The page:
How Student Debt Affects Your Life After College: The Facts Are In
As of late 2011, there was more outstanding student debt in America than credit card and auto loan debt. Student debt continues to rise—with the average borrower and while there have been studies on how grants and scholarships affect the lives of graduates, there have been very few empirical studies on the effect of student debt on the lives of borrowers after graduation. Until now.
A study from Clemson University, entitled Effects of College Educational Debt on Graduate School Attendnace and Early Career and Lifestyle Choices, was completed in 2010 and recently plublished in Education Economics. In it, researchers searched through financial aid data from over 7,000 people who graduated college in 1992 and 1993, studying their major life choices and decisions in the decade after.
According to the study, larger amounts of student debt make you: less likely to go to graduate school. The data showed that, for public college graduates, just $1,000 more in student debt could reduce the chances of attending graduate school within four or five years after graduation by 2.7%. It also reduces
your chances of attending a doctoral or professional
post-graduate school, such as medical or law school
or earning an MBA.
These days, it’s easy to find anecdotal evidence of graduates making tough life choices because of their goals.
According to the study, debt levels were not found to have an effect on a graduate’s choice of profession, decision to marry, homeownership, or bearing children. However, it should be mentioned that this study focuses on data from the early 90’s—when the student debt landscape was much different than it is today.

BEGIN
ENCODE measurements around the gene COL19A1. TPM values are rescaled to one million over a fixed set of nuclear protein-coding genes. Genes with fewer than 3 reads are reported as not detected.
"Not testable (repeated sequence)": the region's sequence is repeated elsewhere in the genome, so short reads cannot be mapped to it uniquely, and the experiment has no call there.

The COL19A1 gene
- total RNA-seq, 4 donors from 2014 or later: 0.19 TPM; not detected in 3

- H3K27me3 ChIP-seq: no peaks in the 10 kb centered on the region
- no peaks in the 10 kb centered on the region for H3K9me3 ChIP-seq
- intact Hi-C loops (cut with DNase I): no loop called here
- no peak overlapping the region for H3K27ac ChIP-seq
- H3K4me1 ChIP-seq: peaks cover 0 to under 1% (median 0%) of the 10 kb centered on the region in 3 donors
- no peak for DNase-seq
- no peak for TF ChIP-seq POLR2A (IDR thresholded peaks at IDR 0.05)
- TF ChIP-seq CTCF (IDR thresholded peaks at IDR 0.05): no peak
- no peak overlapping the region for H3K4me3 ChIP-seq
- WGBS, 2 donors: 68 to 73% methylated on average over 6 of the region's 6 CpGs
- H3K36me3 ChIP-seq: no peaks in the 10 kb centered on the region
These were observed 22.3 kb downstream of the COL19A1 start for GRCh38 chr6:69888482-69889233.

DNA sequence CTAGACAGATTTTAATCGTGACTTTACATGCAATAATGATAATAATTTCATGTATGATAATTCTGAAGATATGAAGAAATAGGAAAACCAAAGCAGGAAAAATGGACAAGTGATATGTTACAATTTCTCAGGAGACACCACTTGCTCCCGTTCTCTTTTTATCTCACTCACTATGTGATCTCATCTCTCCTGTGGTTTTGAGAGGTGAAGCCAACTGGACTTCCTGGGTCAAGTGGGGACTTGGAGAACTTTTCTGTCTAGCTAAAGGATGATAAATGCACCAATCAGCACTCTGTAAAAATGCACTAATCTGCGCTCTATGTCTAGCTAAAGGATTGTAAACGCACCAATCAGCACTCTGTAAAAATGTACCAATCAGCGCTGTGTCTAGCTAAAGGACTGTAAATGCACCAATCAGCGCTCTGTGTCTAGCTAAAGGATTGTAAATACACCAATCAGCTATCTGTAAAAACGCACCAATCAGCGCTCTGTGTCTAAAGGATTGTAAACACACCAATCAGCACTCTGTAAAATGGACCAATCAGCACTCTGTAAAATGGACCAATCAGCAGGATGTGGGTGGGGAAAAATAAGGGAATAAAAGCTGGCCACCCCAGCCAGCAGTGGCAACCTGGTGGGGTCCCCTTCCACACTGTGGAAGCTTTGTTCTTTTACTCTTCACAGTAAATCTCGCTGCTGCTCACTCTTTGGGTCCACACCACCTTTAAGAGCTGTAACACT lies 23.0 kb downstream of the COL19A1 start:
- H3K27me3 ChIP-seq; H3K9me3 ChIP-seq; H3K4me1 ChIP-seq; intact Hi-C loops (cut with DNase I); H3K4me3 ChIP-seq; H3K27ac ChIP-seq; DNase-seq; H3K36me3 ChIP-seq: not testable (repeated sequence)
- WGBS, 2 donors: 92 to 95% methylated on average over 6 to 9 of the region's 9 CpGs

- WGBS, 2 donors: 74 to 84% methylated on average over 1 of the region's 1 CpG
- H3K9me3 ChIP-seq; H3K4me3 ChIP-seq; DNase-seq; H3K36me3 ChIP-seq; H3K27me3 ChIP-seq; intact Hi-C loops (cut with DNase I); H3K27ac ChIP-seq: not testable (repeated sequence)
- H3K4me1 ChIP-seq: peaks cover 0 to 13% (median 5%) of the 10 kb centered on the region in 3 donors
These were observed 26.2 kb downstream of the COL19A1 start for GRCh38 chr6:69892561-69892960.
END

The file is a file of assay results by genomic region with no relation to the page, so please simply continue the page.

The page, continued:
In 1992-1993, only 5% of graduates carried more than $20,000 in student loan debt. As of late 2011, the average student loan burden was $23,330—with debt loads in the six figures not uncommon, especially for students who attend graduate school online.
These days, it’s easy to find anecdotal evidence of graduates making tough life choices because of their goals. Unfortunate graduates have been profiled in such high-profile publications as the New York Times and the Wall Street Journal. But there are few empirical studies detailing the effects of student debt on graduates’ life choices in more recent times.
However, there are clues. For instance, a more recent study by IHS Global Insight shows that student loan debt has been rising since 2007—even as other types of debt have been falling. At the same time, the age of marriage has been creeping up—rising from 27.5 for males and 25.6 for females at first marriage in 2007 to 28.7 and 26.5, respectively, in 2011. And fertility rates have been declining, too. In 2007, there were 69.3 births per 1,000 women aged 15-44. In 2011, there were just under 65.
So far, this data has not been conclusively linked to the student loan burden. The average age of marriage has been rising for decades. However, birth rates were going up until the recession hit—and it makes logical sense that those struggling with financial burdens that include student loan debt might postpone having children.
An empirical study of the effects of student loan debt on major decisions such as career choice, fertility, and homeownership would no doubt provide valuable information for lawmakers—as well as realistic information to students and their families about the possible effects of student debt.
JournalistsResource.org: Effects of College Educational Debt on Graduate School Attendance and Early Career and Lifestyle Choices
Social Science Research Network: Effects of College Educational Debt on Graduate School Attendance and Early Career and Lifestyle Choices
New York Times: Student Loans Weighing Down a Generation With Heavy Debt
PIRG Higher Education Project: The Burden of Borrowing
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